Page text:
The Word For 2019: Faithful

A voice says, “Cry!”
And I said, “What shall I cry?”
All flesh is grass,
and all its beauty is like the flower of the field
. Isaiah 40:6

The word this week is one I needed to be reminded of: faithful. Sometimes in life a Christian when you get discouraged we have a tough choice to make. Do allow discouragement to take us down or do we press on and do the work God has called us to accomplish? This week started out like that for me. I was ready to throw in the towel and just walk away. Seeing my church body ramping up the in-fighting as our convention draws near was heartbreaking. I have talked to enough pastors to know I am not alone in this feeling. When I was in the parish it was a regular Monday morning battle. Ministry is hard, the work of the church seems fruitless. Now working with the church at large, ministry becomes even more daunting. I read a statistic that eighty (80) percent of the churches in America are either dying or stagnant.

As a pastor, my role is not to discourage the sheep but point them to the promise of brighter days. Isaiah is reminded of this by God. Remind the people to be faithful, brighter days are coming. So in this devotion I want to faithfully remind the church, don’t lose heart. Don’t allow Satan to distract you from the mission of Christ and the grace and mercy of God to accomplish the mission. Don’t get into the politcial arena and start throwing mud, instead fix your eyes on Jesus. Ignore the typical things you measure, church attendance and offerings, instead be about the work of an evangelist. Go out and plant seeds of faith it is God who waters it and makes it grow. The results are not drive my your efforts but by the working of the Holy Spirit. I love this illustration of John Wesley.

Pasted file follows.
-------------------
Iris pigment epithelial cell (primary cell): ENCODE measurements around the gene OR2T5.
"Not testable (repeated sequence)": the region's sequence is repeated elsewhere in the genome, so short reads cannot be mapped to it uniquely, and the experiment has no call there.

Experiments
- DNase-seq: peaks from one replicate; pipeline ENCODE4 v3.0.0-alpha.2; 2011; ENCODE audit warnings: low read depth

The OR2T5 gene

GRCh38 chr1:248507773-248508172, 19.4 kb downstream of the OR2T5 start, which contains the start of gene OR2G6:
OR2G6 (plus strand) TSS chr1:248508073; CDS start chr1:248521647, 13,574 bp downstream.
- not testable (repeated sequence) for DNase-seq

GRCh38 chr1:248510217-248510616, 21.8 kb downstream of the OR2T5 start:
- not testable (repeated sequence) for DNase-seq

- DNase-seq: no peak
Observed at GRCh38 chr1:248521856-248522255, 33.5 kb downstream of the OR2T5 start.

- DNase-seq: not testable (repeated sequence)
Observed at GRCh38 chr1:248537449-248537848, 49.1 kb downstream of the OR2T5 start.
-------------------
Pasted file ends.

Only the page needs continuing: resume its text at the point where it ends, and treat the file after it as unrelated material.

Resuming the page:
Focus on God – Live Out Our Faith

~ Ray MacDonald

I love this passage. It so speaks to focusing on the eternal rather than the temporal. Focusing on the things of God and the promises of God rather than on what we can see with our eyes – understand with our minds – or hold in our hands. Unfortunately – many of us often focus on what we can see rather than what has been promised.